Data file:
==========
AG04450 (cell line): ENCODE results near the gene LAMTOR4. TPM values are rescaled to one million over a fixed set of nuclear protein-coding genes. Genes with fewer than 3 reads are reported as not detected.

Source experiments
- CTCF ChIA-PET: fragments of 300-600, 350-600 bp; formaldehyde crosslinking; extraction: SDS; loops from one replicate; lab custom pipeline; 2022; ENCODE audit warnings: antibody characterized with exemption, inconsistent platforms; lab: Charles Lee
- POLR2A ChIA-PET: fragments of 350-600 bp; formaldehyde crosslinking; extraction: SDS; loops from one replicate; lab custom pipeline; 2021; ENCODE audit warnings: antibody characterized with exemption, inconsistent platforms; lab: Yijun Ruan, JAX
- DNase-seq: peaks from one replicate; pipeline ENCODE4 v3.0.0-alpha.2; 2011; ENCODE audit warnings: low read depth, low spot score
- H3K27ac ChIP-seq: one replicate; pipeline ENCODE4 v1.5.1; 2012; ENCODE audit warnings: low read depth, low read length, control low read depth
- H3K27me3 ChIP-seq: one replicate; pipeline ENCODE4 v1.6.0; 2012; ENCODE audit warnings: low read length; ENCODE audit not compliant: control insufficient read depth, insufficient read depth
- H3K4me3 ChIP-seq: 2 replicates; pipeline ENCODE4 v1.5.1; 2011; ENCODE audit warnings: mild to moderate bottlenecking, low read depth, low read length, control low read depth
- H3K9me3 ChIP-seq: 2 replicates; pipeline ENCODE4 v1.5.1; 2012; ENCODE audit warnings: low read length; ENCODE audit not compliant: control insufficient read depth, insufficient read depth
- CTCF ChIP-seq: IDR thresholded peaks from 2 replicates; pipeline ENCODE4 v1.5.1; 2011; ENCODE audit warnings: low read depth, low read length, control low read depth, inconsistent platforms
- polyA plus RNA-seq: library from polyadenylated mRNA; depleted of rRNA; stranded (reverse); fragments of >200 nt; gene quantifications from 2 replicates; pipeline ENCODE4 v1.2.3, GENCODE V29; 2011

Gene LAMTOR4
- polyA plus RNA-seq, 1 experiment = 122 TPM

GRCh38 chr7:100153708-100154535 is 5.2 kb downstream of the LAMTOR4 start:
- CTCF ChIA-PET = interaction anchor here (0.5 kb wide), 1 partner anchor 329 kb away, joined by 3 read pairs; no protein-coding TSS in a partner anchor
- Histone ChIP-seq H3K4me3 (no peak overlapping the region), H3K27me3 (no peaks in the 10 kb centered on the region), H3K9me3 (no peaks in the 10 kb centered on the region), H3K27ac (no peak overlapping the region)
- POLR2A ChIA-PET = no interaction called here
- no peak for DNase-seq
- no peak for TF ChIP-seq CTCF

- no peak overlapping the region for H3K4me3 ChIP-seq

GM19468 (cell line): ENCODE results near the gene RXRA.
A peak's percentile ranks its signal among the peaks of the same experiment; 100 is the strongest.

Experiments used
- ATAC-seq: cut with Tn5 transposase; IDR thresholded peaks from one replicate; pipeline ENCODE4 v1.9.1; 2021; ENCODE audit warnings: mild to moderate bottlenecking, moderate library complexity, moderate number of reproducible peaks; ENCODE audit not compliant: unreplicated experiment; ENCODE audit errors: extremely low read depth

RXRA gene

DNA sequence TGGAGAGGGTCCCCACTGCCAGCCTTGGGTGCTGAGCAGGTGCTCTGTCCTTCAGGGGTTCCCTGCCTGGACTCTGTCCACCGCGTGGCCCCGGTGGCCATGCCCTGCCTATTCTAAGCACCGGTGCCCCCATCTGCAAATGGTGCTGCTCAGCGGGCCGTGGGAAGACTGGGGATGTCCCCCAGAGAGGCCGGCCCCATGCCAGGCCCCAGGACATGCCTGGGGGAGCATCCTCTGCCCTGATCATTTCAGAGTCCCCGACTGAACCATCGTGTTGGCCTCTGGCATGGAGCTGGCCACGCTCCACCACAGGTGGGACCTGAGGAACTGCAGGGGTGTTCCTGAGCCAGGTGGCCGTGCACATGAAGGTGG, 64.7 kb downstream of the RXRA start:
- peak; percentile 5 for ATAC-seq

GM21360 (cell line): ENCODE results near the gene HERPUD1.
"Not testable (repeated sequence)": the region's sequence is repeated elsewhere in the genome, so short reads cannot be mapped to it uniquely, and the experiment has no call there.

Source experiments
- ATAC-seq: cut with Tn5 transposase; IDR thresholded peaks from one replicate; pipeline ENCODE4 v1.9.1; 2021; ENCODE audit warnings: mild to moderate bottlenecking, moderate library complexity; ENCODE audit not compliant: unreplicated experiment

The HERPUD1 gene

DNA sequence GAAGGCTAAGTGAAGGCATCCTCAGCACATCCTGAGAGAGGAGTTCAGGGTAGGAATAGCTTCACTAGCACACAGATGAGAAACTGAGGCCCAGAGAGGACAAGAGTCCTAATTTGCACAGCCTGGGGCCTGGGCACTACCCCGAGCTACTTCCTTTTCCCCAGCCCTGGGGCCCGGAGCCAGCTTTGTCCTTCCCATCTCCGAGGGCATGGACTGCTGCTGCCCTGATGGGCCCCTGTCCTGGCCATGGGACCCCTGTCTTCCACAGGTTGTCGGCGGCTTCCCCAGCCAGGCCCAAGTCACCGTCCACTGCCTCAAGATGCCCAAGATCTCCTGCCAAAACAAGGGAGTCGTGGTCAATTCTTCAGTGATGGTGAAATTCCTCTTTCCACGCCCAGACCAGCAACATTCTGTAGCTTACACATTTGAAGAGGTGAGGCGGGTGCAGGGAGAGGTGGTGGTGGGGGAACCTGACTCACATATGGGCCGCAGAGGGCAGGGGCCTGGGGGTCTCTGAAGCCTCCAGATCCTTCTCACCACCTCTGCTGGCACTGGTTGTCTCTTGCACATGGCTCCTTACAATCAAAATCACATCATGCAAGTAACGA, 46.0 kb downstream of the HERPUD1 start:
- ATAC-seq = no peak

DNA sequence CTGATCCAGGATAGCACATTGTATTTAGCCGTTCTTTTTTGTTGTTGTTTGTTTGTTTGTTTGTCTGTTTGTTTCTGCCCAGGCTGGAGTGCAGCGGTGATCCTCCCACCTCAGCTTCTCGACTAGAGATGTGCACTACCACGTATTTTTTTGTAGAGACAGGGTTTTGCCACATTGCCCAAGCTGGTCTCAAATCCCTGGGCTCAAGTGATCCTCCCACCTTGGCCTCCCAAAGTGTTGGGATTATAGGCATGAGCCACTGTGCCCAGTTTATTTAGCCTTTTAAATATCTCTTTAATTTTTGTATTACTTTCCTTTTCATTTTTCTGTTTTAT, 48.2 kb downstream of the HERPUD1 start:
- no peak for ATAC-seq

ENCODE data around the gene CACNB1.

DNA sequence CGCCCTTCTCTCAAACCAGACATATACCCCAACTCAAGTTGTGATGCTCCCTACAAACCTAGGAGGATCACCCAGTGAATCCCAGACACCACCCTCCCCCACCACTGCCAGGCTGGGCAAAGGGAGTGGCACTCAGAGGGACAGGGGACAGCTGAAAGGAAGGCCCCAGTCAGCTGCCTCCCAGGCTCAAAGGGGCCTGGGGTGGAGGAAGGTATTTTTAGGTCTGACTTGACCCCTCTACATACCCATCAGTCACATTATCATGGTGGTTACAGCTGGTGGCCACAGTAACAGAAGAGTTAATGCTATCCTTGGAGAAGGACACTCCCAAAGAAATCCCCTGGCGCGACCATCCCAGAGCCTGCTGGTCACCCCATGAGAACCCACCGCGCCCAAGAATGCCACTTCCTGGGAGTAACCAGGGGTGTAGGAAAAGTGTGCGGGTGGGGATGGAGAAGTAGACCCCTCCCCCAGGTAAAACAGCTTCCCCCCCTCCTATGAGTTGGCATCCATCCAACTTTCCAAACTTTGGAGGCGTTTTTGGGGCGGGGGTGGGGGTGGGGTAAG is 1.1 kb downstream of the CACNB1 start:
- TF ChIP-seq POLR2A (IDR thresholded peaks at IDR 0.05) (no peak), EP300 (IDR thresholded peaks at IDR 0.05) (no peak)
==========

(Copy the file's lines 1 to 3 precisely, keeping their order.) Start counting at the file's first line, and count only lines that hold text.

AG04450 (cell line): ENCODE results near the gene LAMTOR4. TPM values are rescaled to one million over a fixed set of nuclear protein-coding genes. Genes with fewer than 3 reads are reported as not detected.

Source experiments
- CTCF ChIA-PET: fragments of 300-600, 350-600 bp; formaldehyde crosslinking; extraction: SDS; loops from one replicate; lab custom pipeline; 2022; ENCODE audit warnings: antibody characterized with exemption, inconsistent platforms; lab: Charles Lee